Building a relationship between instructors and learners

We all remember that one teacher from school who we really liked and who made even maths and history the most interesting subjects ever!

Often, digital learning platforms have very little actual interaction with the instructor of the course. To ensure actual learning people rely on external accountability. Someone whom they feel is keeping a track on progress, who will help with doubts, who is there throughout the learning process.Instructors building a rapport with the students can be a great way to keep them motivated and committed to their learning goals. One can create the environment for better student-instructor interactions by integrating personalised support and feedback mechanisms into the course. We tend to perform a lot better when we feel like there’s someone who cares and supports us. There could be a live one on one or even group interaction sessions with the instructors where students can voice their concerns, ask questions and even just generally chat. Personalised feedback can go a long way in increasing students’ satisfaction from the course. This could be a unique value proposition which can set you apart from the sea of generic online courses which offer no personal touch.

Increasing Student Acquisition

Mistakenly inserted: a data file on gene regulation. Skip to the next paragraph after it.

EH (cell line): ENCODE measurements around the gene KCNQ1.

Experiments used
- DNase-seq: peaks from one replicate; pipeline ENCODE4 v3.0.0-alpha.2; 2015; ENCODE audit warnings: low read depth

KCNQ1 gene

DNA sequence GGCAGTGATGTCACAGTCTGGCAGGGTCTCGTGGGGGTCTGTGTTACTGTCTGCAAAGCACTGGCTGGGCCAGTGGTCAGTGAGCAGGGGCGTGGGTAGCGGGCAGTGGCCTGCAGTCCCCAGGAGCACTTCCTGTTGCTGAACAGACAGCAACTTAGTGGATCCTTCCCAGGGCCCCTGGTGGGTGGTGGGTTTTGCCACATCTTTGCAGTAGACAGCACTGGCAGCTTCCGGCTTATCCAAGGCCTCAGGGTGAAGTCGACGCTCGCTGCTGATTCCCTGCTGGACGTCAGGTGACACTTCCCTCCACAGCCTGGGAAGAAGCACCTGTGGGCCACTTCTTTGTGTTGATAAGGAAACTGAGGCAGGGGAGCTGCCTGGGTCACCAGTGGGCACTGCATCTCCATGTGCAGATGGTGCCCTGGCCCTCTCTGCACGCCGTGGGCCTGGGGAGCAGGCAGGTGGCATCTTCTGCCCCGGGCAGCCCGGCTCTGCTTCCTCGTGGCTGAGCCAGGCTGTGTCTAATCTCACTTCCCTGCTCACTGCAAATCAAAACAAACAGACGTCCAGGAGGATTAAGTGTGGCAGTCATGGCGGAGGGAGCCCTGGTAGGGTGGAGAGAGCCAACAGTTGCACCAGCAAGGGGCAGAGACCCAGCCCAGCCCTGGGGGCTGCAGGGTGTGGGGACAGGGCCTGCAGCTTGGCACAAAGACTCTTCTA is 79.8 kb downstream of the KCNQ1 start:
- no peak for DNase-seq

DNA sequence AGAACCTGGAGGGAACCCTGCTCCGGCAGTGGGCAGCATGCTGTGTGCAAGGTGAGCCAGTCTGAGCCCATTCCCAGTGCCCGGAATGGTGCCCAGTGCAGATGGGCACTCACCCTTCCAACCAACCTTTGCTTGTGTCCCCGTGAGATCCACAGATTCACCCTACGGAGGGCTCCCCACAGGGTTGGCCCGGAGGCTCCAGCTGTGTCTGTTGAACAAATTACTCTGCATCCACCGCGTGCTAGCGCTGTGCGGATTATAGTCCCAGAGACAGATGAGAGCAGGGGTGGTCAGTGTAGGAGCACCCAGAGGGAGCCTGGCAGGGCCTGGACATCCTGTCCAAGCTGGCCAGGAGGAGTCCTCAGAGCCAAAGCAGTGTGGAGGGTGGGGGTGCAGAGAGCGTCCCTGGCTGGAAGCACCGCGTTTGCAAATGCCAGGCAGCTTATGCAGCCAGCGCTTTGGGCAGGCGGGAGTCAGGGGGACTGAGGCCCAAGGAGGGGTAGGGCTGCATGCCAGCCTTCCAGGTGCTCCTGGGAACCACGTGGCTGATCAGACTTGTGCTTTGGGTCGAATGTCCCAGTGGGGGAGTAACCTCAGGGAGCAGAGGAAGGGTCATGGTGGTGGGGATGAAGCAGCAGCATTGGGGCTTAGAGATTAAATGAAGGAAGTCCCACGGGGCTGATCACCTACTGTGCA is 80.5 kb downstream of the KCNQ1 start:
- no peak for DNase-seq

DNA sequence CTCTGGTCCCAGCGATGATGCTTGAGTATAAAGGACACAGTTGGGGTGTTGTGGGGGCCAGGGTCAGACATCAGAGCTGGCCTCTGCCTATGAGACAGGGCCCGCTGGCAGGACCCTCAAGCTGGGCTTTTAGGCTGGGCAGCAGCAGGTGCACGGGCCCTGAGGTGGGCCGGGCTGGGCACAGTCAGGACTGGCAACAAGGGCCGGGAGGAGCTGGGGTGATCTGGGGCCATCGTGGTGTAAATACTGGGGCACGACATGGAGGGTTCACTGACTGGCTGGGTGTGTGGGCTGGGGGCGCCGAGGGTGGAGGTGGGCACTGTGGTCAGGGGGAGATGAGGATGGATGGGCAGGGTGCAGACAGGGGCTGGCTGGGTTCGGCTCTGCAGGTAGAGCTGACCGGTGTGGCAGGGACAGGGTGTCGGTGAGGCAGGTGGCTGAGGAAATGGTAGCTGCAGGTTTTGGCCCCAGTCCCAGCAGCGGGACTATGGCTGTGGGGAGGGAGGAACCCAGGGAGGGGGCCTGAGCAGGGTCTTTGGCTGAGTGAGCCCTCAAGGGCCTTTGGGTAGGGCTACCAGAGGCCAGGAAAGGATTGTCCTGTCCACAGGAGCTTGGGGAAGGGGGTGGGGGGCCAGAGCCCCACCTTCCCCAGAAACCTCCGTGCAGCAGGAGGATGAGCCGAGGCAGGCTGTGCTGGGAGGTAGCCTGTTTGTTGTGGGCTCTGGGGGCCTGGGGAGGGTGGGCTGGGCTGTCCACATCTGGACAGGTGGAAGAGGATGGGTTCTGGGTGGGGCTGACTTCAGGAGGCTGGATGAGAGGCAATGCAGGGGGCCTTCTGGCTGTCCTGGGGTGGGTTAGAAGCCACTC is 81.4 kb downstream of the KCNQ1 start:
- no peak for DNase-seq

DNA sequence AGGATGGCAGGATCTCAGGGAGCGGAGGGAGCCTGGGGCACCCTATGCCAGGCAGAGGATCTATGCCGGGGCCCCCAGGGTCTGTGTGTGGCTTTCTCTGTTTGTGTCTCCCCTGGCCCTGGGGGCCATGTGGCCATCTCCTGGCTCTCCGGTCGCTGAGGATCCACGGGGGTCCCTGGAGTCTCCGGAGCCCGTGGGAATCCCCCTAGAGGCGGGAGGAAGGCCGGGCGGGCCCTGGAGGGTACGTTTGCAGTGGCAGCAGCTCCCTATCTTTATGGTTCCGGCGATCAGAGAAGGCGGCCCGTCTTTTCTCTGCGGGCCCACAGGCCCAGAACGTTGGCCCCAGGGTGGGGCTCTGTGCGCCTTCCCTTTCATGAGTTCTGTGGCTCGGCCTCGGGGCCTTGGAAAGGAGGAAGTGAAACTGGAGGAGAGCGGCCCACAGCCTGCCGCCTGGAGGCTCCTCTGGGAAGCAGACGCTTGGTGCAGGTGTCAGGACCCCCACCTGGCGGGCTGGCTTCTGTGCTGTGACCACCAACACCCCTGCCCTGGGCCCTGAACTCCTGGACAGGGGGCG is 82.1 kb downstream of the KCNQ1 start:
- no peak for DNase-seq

Okay, done you’ve made the course interactive, with gamification elements and study progress trackers. Now how do you get people to actually sign up?

Behavioural science can guide you to create marketing and outreach strategies that resonate with potential learners. This includes understanding the motivations and barriers of prospective students, and tailoring marketing messages to address them specifically. Humans are social beings and we’re often driven by “Ooh is that what people like? I should get that too!”. Use the power of this social proof and highlight success stories and testimonials on your course page and social media. People want to follow the path of least resistance, we would avoid anything which isn’t a quick and easy decision. Offering free trial courses and making the registration as simple as a “One-click” sign up will set enrolment as a default option. Personalisation of the marketing content as well as the landing and home page are also powerful hooks to get prospective learners to sign up. Your platform UI design can greatly determine whether people will sign up or not. The UI is what will draw people in. If the students feel that your design is more interactive, fun and easy to understand;  they will choose your platform over others!

Standing out amongst competition

With a fast growing market, comes a lot of competition. Coursera, EdX, Udemy all seem to offer very similar courses and formats of courses and there’s a host of other platforms which do the same. There’s way too many fishes in this sea and what can set you apart is having a very unique proposition. Now this can be something as small as your instructors providing actual personalised feedback or having a few live sessions to foster peer interactions. Once you have formulated a USP it’s time to leverage scarcity principles and peoples fear of missing out (FOMO) to get people to choose your platform over the competition. Highlight your unique value and frame it in a manner that makes the consumer feel like they would miss out if they didn’t choose your course. Maximise on social proof by creating a waiting list. People are likely to sign up if they feel like a lot of others are also in the “waiting” list for the course.